CNN threw its annual White House Correspondents’ Weekend “Political Hangover Brunch” this afternoon in Washington, but if attendees were hungover, they sure didn’t show it.
The Longview Gallery had an Alice in Wonderland theme going on, and it was packed full of CNN staffers (and newsers from other outlets) who work in front or behind the camera. We stopped by the soiree shortly after 11 a.m. ET, just as the king of the weekend Michael Avenatti was walking out the door (the party was scheduled to run from 10 a.m. – 2 p.m. ET). We jokingly asked Stormy Daniels‘s attorney if he was heading to another WHCD weekend party, he chuckled and continued on his way. We didn’t get an outright “no.”
CNN Worldwide ceo Jeff Zucker was present (he left at around noon), as were CNN’s resident WHCD weekend socialites Don Lemon and Jim Acosta.
We did not spot Wolf Blitzer, but we briefly chatted with his ep Jay Shaylor and his wife. Shaylor, who helms The Situation Room, told us that it is indeed quite a chaotic time in the world of media, but also remarked that he and his team “just try to keep our heads down, plug away and remain fair from 5 – 7 p.m.” CBS News transportation reporter Kris Van Cleave was there too.
Jake Tapper made a pit stop at the party in the morning before hopping on a flight bound for Los Angeles in the afternoon. Tapper is set to appear on Jimmy Kimmel Live tomorrow, in part to promote his new book, The Hellfire Club.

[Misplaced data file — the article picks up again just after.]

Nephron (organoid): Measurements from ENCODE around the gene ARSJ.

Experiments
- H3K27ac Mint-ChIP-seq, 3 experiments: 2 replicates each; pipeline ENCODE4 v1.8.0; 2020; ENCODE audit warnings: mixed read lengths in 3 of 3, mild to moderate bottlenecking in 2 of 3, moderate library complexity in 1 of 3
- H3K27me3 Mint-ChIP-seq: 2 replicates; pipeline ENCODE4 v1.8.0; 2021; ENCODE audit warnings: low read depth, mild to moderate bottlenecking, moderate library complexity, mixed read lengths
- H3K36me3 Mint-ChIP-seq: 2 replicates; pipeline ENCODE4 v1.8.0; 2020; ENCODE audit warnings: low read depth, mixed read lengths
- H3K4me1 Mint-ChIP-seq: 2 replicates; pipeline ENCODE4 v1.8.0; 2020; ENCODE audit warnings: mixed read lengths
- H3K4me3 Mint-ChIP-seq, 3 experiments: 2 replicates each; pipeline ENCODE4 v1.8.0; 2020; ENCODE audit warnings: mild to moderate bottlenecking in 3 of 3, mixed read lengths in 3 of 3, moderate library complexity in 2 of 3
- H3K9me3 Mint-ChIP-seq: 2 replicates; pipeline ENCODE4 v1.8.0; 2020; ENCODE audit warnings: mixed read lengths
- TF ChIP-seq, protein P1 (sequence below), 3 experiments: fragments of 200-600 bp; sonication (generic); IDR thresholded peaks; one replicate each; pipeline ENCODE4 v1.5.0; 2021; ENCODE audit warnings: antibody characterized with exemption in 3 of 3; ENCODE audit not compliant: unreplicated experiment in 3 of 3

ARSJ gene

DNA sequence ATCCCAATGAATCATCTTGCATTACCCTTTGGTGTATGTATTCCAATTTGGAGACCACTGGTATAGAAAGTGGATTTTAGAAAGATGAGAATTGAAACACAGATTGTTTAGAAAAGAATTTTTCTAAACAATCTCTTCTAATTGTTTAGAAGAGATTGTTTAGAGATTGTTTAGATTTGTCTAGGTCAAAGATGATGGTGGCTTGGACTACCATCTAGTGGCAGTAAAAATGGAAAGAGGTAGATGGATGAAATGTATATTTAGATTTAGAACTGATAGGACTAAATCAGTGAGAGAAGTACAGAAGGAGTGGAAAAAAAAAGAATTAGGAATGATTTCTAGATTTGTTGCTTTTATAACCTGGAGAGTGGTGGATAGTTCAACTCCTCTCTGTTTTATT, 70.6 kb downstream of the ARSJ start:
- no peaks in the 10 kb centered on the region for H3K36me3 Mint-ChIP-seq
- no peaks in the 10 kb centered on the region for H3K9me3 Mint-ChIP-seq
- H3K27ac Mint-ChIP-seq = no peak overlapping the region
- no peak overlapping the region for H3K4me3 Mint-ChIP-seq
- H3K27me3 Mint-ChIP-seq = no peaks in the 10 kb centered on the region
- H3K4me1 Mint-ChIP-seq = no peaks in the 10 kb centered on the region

Pivoting to the topic on everyone’s mind – Michelle Wolf‘s performance at the White House Correspondents’ Dinner. Many we spoke with felt some of the routine was funny, but the consensus was they didn’t like the way in which she went after White House press secretary Sarah Sanders. “It was excessive,” one TV newser remarked. “Kind of f*cked up,” said another.
We chatted with CNN Washington bureau chief and senior vice president Sam Feist for a bit. He isn’t a fan of having comedians at these events in general. Feist told us that he has been to roughly 20 White House Correspondents’ Dinners, and feels the comedians have been harder on some presidents more than others. He recalled Don Imus‘s performance being particularly brutal. “I remember when Imus was there and he started going off about Bill Clinton‘s sex life,” said Feist. “It just made me, and I think many others in the room, really uncomfortable,” said Feist.
Feist also touted the network’s success in 2017, success he said wasn’t confined to just ratings. “If you roll all of these different metrics together, 2017 was really our best year ever,” he said.